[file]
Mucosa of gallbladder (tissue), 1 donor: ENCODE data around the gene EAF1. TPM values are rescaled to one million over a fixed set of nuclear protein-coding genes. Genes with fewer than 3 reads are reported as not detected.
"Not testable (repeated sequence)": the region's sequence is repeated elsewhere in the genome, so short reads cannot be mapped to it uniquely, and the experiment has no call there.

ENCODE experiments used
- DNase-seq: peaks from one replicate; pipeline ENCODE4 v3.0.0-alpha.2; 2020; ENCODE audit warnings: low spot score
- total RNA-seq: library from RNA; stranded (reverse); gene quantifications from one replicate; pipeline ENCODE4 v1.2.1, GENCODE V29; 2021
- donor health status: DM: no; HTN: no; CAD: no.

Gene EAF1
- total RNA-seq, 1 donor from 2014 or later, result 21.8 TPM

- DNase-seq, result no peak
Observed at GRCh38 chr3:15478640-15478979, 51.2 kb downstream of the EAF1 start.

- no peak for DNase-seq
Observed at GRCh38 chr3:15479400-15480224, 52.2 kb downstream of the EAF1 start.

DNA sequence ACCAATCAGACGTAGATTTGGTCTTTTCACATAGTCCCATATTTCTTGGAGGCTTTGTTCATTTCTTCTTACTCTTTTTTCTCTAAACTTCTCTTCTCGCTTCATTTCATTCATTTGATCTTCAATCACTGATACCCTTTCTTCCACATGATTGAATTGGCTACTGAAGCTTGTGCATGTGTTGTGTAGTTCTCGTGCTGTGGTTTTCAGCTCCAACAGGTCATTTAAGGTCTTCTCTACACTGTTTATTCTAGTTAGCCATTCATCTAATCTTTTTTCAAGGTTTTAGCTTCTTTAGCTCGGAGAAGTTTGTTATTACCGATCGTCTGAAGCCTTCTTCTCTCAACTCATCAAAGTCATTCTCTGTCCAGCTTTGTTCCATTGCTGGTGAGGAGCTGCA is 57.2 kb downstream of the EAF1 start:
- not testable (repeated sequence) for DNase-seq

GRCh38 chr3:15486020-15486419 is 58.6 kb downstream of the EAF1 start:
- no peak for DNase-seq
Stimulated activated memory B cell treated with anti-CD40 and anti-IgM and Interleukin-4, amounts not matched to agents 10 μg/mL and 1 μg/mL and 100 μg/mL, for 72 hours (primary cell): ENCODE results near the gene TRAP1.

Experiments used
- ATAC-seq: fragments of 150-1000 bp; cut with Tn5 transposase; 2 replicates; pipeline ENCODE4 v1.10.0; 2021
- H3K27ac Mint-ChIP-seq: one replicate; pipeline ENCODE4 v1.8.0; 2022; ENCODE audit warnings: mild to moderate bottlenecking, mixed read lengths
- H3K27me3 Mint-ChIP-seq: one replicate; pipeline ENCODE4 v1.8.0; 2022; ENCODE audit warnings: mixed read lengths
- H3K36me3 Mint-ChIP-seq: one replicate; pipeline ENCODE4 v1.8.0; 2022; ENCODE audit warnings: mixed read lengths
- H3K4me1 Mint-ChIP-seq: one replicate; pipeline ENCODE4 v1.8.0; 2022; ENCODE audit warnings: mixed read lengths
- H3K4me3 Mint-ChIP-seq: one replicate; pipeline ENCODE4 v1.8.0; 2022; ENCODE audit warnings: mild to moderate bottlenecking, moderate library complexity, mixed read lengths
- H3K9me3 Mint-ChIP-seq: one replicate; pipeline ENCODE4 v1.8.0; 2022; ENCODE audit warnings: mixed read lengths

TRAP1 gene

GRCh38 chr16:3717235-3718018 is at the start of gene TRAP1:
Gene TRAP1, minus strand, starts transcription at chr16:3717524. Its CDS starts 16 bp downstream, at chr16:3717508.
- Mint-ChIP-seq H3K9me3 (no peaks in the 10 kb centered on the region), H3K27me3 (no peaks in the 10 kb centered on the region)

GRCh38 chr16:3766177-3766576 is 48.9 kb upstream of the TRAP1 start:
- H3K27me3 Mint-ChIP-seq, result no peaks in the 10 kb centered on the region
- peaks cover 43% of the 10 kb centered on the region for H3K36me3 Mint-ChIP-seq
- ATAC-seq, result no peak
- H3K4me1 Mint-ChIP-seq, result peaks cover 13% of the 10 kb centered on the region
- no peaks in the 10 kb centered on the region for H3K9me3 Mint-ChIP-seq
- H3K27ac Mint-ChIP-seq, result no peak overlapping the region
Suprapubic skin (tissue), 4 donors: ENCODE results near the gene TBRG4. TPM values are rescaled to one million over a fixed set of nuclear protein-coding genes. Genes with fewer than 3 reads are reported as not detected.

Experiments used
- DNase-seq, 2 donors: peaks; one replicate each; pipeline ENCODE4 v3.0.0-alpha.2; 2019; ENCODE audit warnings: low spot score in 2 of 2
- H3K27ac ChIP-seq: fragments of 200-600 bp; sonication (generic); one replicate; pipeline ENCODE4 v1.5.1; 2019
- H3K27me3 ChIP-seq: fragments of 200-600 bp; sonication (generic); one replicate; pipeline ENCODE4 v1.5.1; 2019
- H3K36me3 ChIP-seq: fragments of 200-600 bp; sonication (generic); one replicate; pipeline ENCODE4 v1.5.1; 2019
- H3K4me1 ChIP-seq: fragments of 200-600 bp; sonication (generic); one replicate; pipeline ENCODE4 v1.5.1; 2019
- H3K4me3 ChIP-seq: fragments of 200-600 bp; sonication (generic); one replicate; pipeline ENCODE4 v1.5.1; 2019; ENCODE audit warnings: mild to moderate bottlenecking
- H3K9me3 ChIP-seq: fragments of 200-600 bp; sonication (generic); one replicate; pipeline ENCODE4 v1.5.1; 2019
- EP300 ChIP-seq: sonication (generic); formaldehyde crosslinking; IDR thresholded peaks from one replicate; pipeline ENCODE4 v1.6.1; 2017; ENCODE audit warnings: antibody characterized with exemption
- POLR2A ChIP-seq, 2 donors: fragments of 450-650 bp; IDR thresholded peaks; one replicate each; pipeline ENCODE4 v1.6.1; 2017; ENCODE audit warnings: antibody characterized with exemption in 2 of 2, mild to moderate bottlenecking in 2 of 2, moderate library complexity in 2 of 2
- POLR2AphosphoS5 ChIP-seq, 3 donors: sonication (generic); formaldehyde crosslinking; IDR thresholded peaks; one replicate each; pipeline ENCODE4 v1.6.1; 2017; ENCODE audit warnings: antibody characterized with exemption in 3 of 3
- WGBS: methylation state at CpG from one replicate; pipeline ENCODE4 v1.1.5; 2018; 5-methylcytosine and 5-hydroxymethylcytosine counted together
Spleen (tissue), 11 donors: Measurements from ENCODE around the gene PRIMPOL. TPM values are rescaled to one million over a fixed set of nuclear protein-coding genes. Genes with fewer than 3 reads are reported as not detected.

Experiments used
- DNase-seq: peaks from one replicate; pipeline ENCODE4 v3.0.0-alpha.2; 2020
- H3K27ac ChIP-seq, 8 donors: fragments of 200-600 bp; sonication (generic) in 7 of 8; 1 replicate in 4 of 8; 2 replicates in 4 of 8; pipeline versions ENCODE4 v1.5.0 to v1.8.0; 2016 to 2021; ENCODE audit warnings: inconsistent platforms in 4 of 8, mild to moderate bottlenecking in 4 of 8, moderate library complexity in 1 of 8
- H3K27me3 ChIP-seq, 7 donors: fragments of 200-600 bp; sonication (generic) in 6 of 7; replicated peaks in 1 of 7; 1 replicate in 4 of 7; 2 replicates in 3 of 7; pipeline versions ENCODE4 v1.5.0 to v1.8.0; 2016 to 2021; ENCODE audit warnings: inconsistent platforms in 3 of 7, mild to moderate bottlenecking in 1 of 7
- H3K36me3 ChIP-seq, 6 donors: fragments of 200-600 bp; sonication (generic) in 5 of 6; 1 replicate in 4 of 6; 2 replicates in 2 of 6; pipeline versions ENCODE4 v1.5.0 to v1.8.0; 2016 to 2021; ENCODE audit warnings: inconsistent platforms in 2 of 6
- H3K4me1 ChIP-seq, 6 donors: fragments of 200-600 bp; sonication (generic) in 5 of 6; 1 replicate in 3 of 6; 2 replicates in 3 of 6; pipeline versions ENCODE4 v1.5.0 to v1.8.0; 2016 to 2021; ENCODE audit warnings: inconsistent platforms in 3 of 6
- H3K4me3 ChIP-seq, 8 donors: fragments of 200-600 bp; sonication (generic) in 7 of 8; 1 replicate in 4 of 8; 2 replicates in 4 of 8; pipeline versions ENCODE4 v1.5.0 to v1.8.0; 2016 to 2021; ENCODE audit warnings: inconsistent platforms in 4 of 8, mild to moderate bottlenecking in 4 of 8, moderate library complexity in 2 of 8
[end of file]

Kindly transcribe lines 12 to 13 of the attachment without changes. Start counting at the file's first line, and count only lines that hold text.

Observed at GRCh38 chr3:15479400-15480224, 52.2 kb downstream of the EAF1 start.

DNA sequence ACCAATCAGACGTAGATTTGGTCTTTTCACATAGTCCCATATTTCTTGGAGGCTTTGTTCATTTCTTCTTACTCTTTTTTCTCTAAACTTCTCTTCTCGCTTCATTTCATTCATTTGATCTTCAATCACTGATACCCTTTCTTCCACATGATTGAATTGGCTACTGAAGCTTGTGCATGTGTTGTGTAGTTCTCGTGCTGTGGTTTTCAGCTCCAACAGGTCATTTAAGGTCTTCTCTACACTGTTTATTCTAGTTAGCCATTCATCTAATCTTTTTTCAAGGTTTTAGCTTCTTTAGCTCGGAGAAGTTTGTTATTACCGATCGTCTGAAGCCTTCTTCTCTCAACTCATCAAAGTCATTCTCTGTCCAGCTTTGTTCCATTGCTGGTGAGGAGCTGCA is 57.2 kb downstream of the EAF1 start: